A Dublin man of Nigerian descent has told how a sinister Twitter account has made threats against his life – but he’ll turn it into a positive.
Timi Ogunyemi, whose @tweetymonkey handle has more than 12,500 followers, received a vile message from a troll account called Ireland Awakening after he hit out at a bigoted tweet about the Brazilian community here.
Dad of one Timi spoke to Dublin Live this afternoon, before he headed off to his local Garda station to make a complaint about the disgusting tweet.
The threat says: “If you don’t mind your own business, I will make it my mission to end you even it it’s the last thing I do before I die or get arrested.
“You entitled Nigerian. Your dad is probably worth millions and you’re still interested in cheating and stealing from everyone.”
Brave Timi told Dublin Live he was well used to racist, nameless trolls – but a genuine threat against his very existence was something he wasn’t going to take lying down.
Instead, the eloquent 33 year old vowed to use his resilience to turn the cowardly attack into a catalyst for good.
The talented creative director said: “I’m actually happy the way this has come through the way it did, because I’ve got a few emails and messages from burner accounts in the past.
“But he’s put this is on Twitter which is a public platform, and I’m off to the guards this afternoon, and my understanding is that they may be able to track his IP address.
“I don’t know if that’s a thing or it’ll work out, but it’s a positive if that’s the case.”
Timi said he’d been talking to his mother in law this morning about just such attacks, and the strong-willed young dad knows better than to let nameless cowards stop him from using his popularity to affect positive change.
He continued: “This morning, we were just talking about keyboard warriors – a lot of people think that these sorts are people just sit on their beds and troll people all day long, but a lot of them aren’t.
“A lot of them have jobs, even prominent ones, which this incident might just highlight.”
Timi insists he won’t allow a cowardly threat from a faceless, nameless entity to stop him from continuing to do what he believes is right.
“It’s never nice to get these things – this one though was probably the most overtly… well, this isn’t the first time [I’ve received such messages] and I don’t expect it’ll be the last,” he explained.
“I’m a little bit desensitised, but this one was probably the most visceral, because it was sent at 4:30 this morning, so it was there greeting me when I woke up this morning, and I was like ‘what?’.
“I was more worried about the people in my life than myself, my girlfriend, our little boy.
“I don’t feel unsafe – I just feel, first of all, a sense of, well I know this stuff is out there. I talk a lot about rights, of inclusivity and diversity online, so people say that by highlighting such issues, I’m asking for this type of commentary.
“But I’m not – I’m asking for a better place, for everybody, to live in – and not just for one type of person. For all of us.
“So to get these things is in some way a validation.”
Timi said he would continue to use his considerable online influence to try and effect positive change for the benefit of all, regardless of their background and whether they have red hair, black skin or expensive clothing.
He vowed: “I can’t just stop – I have a platform and I’m going to use it. If I see somebody being attacked on the street, or if something happens to me, I’m going to stand up for what I think is right.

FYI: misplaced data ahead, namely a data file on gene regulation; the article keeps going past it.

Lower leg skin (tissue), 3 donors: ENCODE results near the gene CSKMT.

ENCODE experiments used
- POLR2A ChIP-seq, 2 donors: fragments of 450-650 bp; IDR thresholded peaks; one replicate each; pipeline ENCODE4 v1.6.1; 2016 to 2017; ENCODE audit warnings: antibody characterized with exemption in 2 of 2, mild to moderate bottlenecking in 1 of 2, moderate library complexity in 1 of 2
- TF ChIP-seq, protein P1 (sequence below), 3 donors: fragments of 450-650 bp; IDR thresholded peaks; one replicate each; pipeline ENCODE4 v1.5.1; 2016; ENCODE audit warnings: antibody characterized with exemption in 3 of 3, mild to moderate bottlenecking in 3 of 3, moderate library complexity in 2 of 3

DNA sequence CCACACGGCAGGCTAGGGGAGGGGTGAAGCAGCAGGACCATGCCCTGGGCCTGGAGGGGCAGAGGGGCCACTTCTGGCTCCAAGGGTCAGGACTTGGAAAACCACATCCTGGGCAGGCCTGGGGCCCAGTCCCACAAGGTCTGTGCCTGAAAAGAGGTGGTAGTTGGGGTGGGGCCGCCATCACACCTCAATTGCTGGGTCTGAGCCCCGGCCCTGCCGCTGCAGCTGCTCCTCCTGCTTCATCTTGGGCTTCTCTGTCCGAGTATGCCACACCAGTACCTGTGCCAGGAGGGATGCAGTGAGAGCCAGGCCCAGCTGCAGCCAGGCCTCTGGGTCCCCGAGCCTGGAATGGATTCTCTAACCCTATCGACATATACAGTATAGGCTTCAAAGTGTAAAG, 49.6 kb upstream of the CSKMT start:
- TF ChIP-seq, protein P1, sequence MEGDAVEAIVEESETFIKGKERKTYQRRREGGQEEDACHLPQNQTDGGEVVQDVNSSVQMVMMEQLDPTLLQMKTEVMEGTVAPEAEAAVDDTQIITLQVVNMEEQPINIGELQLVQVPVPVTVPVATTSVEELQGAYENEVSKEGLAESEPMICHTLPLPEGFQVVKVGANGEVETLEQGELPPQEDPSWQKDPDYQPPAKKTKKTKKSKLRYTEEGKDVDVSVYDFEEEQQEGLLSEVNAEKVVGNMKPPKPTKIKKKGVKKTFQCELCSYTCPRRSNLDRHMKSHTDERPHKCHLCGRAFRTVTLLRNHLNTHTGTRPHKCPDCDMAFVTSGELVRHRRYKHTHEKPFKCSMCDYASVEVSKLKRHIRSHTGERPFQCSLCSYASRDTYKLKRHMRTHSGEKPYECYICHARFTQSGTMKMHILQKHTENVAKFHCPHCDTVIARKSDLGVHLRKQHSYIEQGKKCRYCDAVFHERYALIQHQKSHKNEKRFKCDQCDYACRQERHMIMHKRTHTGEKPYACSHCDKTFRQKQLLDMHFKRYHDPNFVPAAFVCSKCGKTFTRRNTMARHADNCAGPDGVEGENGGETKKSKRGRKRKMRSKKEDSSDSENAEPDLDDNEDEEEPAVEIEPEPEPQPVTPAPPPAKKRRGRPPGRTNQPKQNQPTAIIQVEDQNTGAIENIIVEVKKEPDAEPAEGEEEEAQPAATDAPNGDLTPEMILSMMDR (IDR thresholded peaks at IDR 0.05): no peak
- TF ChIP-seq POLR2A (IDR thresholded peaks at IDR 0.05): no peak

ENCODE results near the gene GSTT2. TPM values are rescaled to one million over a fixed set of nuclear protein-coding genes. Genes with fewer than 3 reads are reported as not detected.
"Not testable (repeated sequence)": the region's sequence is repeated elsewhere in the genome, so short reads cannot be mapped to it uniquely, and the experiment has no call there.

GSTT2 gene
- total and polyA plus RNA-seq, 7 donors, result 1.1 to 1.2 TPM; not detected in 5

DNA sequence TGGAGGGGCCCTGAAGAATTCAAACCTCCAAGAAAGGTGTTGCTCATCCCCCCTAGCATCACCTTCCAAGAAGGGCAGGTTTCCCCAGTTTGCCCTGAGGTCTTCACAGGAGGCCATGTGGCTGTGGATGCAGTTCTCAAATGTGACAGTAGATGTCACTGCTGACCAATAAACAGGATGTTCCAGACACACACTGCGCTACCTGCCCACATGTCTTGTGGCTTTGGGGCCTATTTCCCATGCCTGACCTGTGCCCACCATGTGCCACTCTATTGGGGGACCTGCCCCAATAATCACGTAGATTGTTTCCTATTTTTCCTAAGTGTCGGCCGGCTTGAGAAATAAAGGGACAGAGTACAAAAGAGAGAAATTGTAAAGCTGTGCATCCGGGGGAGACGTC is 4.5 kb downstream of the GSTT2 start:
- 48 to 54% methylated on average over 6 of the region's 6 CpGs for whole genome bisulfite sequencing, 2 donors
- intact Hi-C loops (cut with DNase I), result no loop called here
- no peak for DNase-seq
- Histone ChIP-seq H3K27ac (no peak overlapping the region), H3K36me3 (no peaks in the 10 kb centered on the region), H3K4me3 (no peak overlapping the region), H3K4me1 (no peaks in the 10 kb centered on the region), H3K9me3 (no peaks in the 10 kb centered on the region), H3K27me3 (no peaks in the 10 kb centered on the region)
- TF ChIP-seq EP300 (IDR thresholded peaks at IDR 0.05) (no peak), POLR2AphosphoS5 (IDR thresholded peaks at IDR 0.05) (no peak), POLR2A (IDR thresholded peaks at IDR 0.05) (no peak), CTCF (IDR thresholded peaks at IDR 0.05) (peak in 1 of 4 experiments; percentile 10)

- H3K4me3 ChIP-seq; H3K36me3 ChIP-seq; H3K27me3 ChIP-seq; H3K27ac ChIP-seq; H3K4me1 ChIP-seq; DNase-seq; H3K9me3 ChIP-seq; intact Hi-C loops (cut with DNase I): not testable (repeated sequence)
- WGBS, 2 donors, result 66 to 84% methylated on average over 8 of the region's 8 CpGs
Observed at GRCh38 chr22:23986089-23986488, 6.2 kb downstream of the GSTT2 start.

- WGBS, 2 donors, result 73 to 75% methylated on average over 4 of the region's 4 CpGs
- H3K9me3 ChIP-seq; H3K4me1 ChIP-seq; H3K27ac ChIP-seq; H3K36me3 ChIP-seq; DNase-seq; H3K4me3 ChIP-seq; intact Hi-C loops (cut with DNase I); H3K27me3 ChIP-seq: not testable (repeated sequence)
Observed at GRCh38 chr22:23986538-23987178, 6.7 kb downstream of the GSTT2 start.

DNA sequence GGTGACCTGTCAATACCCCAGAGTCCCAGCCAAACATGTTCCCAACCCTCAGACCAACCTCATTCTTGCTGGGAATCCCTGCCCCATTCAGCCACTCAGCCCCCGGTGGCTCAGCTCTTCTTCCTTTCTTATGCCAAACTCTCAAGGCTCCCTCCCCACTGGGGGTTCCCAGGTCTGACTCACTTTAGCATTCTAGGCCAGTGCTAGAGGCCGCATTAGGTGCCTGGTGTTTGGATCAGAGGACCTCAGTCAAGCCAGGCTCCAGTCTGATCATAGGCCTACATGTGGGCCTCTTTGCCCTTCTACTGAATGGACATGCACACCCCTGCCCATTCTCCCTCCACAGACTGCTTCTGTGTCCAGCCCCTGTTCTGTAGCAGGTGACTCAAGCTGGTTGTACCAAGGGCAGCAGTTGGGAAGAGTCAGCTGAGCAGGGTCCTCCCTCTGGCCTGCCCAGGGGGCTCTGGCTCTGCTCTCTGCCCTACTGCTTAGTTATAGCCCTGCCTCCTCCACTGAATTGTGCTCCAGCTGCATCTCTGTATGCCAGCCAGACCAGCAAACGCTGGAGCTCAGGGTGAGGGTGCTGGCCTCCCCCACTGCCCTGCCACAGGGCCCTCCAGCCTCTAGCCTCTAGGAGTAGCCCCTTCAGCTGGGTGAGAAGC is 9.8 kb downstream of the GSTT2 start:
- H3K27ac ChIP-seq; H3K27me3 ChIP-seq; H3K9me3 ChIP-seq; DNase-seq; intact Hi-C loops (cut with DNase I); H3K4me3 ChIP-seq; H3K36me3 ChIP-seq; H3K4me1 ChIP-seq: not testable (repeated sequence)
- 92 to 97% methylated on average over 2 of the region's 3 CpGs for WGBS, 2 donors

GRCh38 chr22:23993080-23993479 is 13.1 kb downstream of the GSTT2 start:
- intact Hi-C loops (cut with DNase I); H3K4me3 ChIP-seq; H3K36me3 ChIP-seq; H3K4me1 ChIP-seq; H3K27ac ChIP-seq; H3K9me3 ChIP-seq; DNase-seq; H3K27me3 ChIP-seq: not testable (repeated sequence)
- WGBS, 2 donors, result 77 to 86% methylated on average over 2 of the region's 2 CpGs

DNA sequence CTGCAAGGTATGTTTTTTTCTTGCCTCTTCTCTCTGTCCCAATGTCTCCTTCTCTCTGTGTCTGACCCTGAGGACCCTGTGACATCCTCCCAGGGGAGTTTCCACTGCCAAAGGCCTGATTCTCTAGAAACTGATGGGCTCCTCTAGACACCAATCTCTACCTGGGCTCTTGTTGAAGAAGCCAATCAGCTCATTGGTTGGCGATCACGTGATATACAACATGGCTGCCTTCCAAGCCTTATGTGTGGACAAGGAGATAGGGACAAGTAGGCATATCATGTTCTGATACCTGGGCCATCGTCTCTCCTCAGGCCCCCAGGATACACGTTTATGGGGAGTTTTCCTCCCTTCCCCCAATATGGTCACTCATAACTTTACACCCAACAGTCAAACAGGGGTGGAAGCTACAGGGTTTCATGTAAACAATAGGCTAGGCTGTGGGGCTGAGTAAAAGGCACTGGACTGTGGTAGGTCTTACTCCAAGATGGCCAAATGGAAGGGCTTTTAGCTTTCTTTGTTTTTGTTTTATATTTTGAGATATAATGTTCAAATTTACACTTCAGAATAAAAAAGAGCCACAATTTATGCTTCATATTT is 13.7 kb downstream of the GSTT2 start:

“I just wish this particular tweet was from an account that wasn’t anonymous.”
Timi admitted that despite being the recipient of disgusting messages from nationalistic trolls – via email and social media – his heart is firmly in Dublin.
After moving to the capital from Lagos with his parents as a 15 year old, Timi said that despite travelling all around the world, he’d never consider calling anywhere but Dublin home.
“I don’t even tell people I’m from Ireland when I’m asked. I just say Dublin,” he said.
“I’ve been to cities all over the world, and while I love places like Copenhagen, or Stockholm for example – those Scandinavian countries that value social justice – there’s something about the character of Dublin that I can never leave.”
And despite the vitriol from an admittedly empty-vessel loud minority, he has no intention of being silenced by a noisy, ugly crowd of cowards.
Admirably, instead Timi is able to seek out the positive angle.
“Comments like this don’t really scare me, but they remind me that there are people out there who don’t think that I’m human, and I don’t deserve to be in this country,” he said.
“The great thing that comes out of this is the outpouring of support. Total strangers going out of their way, taking time out of their day to make sure that I understand that they’re not aligned with that sort of behaviour and that sort of thinking.
“That means a lot, and that’s a real positive to come out of this.”
The rise of right-wing nationalism, brought to a head with the elections of Donald Trump in American and fair-weather Brexiteer Boris Johnson in Britain has emboldened those whose agenda is hate and division.
Despite the message of hate, Timi said he felt that education and compassion could be all that’s needed to bring about change.
The magnanimous 33-year-old continued: “The reality is that these people need help, I don’t know what sort of upbringing they may have had, but that anger doesn’t come from nowhere.”
Follow Timi on Twitter at @cheekymonkey and if you need a creative director, a videographer or photographer or just to bounce ideas off someone with innovative and fresh ideas, drop him a line.
One thing’s for sure, Timi won’t let you down.
Source: Dublin News